Nasser's commodity warning

It may sound like a revelation, but BHP chairman Jac Nasser's predictions on commodity prices are consistent with BHP's March warning.

Just a couple lines in the annual report. But enough to be seized upon by a world aching for some hint of what the future may hold.

BHP (BHP) chairman Jac Nasser believes commodity prices will continue to weaken in the short term as the dramatic lift in global supply weighs heavily on the delicate balance with demand.

Which commodities? He didn't elaborate. Coal clearly has been a major casualty, even coking coal which is a key steel making ingredient. But when Nasser talks commodities, it is assumed he means iron ore.

While Nasser's comments have been seized upon as a revelation, it is the same message the company delivered in March this year on its iron division.

Surprisingly, iron ore prices have remained remarkably strong in the current quarter, unlike last year when they tanked as Chinese steel mills opted to run down reserves and cut imports.

Despite countless predictions of prices settling below $US120 a tonne this year and falling to as low as $US90, spot iron ore has remained remarkably strong, and continues to hold above $US132 a tonne.

According to Nasser, while the long term fundamentals remain sound, the recent increase in supply has exerted downward pressure on commodity prices, a trend he says BHP expects to continue in the short term.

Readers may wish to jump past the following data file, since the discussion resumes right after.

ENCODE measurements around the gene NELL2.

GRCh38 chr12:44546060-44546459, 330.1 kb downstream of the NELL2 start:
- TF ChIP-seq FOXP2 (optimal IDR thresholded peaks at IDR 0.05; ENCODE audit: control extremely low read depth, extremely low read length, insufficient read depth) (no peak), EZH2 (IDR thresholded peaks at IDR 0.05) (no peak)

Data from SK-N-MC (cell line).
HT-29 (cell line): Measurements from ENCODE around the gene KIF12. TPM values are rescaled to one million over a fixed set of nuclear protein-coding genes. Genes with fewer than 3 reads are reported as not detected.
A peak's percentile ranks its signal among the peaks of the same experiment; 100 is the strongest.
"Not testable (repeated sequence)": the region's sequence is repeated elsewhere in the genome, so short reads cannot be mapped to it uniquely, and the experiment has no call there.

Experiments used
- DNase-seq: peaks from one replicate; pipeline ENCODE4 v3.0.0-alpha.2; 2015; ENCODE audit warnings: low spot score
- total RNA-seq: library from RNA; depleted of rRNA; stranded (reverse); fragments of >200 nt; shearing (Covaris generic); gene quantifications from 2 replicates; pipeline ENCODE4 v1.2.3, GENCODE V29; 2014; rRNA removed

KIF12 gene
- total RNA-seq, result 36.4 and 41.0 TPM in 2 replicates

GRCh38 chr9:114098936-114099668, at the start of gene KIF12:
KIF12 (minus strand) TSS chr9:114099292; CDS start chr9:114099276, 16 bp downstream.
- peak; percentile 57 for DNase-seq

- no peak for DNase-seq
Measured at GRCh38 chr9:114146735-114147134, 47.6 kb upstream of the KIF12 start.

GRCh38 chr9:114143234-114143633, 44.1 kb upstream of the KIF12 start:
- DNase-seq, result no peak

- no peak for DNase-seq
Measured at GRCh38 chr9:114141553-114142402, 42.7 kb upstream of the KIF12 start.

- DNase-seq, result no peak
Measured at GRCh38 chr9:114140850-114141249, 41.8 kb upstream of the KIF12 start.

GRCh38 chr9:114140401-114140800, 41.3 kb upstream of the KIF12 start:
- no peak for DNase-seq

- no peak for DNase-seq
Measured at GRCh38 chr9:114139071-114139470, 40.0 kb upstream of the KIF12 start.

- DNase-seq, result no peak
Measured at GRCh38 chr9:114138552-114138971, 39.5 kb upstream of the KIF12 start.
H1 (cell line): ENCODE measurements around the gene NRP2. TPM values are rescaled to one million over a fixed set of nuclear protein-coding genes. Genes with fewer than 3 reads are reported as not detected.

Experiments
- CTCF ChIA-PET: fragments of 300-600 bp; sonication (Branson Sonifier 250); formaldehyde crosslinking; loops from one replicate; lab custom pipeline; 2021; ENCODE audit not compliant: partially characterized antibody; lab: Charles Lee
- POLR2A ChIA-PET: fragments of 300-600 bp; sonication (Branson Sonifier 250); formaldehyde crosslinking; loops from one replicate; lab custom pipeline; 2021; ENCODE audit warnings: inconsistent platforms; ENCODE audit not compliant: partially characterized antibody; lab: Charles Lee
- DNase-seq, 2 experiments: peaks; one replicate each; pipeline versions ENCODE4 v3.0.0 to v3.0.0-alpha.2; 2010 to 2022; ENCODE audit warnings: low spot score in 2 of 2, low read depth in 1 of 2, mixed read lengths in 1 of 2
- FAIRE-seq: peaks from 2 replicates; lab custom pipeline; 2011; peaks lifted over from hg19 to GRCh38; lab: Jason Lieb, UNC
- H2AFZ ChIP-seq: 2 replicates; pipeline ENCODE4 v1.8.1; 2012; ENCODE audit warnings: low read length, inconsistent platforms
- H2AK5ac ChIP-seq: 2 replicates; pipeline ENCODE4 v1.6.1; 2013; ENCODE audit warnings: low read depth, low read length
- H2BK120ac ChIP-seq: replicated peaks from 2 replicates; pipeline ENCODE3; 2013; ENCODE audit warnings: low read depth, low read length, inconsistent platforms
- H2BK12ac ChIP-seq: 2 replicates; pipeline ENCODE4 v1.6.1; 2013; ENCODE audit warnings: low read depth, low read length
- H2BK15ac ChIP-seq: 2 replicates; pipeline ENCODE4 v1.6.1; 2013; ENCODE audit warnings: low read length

Ultimately, Nasser believes an improving global outlook and continued development in Asia combined with the sudden cutback in investment by resource houses will create a more balanced market.

But – and it is a big but – the company is factoring in higher output at lower unit cost to maintain earnings momentum.

This is where BHP has an advantage over its rivals. Its vast spread of income – in commodities and geographies – from potash to nickel, oil, gas, coal and iron, makes it far less vulnerable to the vagaries of a downturn in any one market.

Rio Tinto (RIO), by contrast, now derives around 90% of its  income from iron ore. Fortescue Metals (FMG) is a pure iron ore play.

And it has the balance sheet muscle to withstand a slump. Rio, meanwhile, is gradually getting its finances in order while Fortescue faces the daunting prospect of repaying $US12 billion over the next 9 years.